It was recently announced that the finalists for the NLA‘s Geoff Mains Non-fiction Book Award for 2009 are:
- Lee Harrington, Sacred Kink: The Eightfold Paths of BDSM and Beyond (lulu.com)
- david stein with David Schacter, Ask the Man Who Owns Him: The Real Lives of Gay Masters and slaves (Perfectbound Press)
- Two Knotty Boys, Two Knotty Boys Back on the Ropes (Green Candy)
I am a judge in the NLA: International writing awards this year, judging the Geoff Mains Non-fiction Book Award. And with books this good, it’s a tough decision.
All three finalists are books that I would encourage any active BDSM practitioner (even if you are active only in your fantasies) to go out and buy. Picking a single winner is difficult when there are such high quality books of depth and importance. The three finalists each are quite distinct. One is largely a hands-on how-to, one presents an incredible look at others, and one demands that we look at ourselves.
Herewith, a more detailed review of each of the three:
In their introduction to “Two Knotty Boys: Back on the Ropes,” JD and Dan write that “this is not a book about dominance and submission. It is a tool kit.” In other words, they aren’t going to tell you how to play nor judge what you do with your ropes. I appreciate this attitude a lot, because I feel so many of the self-proclaimed “BDSM experts” out there (and we are ALL self-proclaimed, make no mistake about that) tend to push their way of playing or their way of approaching relationships, attitudes, and protocols as the “one true way.” The book includes some of the best and most basic ties from their first book and then goes the next step into more cool stuff one can do with rope. The full-color photographs make for clear and concise how-to, and the assortment of ties included range from decorative and artistic to functional and innovative. The legendary Ken Marcus does the photography. This book is a great addition to any kinkster’s reference shelf.
Another book which does not push a single agenda of right way/wrong way is “Ask the Man Who Owns Him.” As the inestimable elder statesman Joseph Bean writes in his introduction, “In the nearly 40 years since the Leatherman’s Handbook [was published], no other book has accomplished what Ask the Man Who Owns Him does… [which is] showcase enough lives and living arrangements to liberate us from our preconceptions.” Author stein himself describes the book as a “reality check for [anyone] interested in this lifestyle.” I can’t tell you how invaluable I found this attitude and this book for taking that tack. The romanticized books, whether presented as fiction or instruction, that promote a single “right way” feed into the reader’s fantasies and probably sell better, but we sorely need these real tellings of our stories and the reality of living this lifestyle to balance those out.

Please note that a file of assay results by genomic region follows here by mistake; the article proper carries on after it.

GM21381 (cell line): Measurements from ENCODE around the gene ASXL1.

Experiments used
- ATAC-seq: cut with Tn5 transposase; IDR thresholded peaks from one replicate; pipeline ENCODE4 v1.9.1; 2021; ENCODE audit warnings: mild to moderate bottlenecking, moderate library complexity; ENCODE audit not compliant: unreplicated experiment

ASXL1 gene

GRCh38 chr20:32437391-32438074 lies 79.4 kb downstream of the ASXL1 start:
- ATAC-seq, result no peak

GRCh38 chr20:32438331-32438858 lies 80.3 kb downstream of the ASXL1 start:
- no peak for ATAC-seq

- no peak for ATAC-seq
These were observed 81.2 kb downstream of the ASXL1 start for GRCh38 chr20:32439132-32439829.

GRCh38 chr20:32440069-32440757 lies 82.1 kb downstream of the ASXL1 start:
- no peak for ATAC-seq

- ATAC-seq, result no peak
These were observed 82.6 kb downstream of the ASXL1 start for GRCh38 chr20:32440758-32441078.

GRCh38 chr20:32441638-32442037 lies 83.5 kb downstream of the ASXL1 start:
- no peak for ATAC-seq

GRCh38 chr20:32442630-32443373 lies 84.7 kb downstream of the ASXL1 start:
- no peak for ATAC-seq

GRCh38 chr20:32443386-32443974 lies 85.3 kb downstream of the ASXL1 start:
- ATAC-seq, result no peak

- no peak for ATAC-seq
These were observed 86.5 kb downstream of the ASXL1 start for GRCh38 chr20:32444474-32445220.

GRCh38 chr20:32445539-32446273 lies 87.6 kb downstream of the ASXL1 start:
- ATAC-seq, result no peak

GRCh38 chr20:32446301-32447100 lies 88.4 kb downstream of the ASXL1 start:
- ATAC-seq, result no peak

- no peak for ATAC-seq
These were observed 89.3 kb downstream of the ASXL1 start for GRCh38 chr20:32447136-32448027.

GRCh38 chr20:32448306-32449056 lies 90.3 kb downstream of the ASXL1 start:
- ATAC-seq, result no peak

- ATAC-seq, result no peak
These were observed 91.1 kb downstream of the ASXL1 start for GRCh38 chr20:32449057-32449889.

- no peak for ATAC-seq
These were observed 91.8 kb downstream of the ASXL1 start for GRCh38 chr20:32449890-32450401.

Another thing this book isn’t is just a write-up of some couples that the authors were chummy with. Although both are longtime members of the community, they approached their research as field work, screening respondents through an online questionnaire, and then taping the interviews face to face to insure accuracy and veracity. They were merciless, too, at trying to get through the veneer of perfection any “role model” couple will naturally try to present, as well. They succeeded.
The most difficult book to “judge,” because it is the most likely to be viewed differently in the eye of the beholder, is Lee Harrington’s “Sacred Kink.” Among the people Lee thanks in the opening of the book are, “my fantastic content editors who helped me make sure this all made sense and that I did not make anything up.” For those who are skeptics about the spiritual world, the entire exercise must seem “made up.” But if there is any doorway to allow skeptics to be ambushed by inexplicable spiritual epiphanies, BDSM play is probably one of the keenest.
I, on the other hand, am a believer in spiritual pursuits, so I found this to be a delightful book. Tricky, esoteric concepts are brought to light in clear, readable language. Harrington brings together a ton of research and knowledge on traditional sacred practices that relate to (or can even be considered precursors to) modern BDSM, and on modern BDSM practices that can act as doorways into altered states and spiritual enlightenment. The book is an achievement, an incredible distillation of knowledge, a PhD thesis on Sacred Kink.
As of this moment, I have not yet cast my vote, and wish I could simply vote for all three. I can’t, however, so instead I am encouraging everyone to buy, read, engage with, and cherish these books that each represent the best of our community.
NLA: International — BDSM community organization that sponsors and administrates the annual writing awards for non-fiction book, novel, short story, article, and anthology.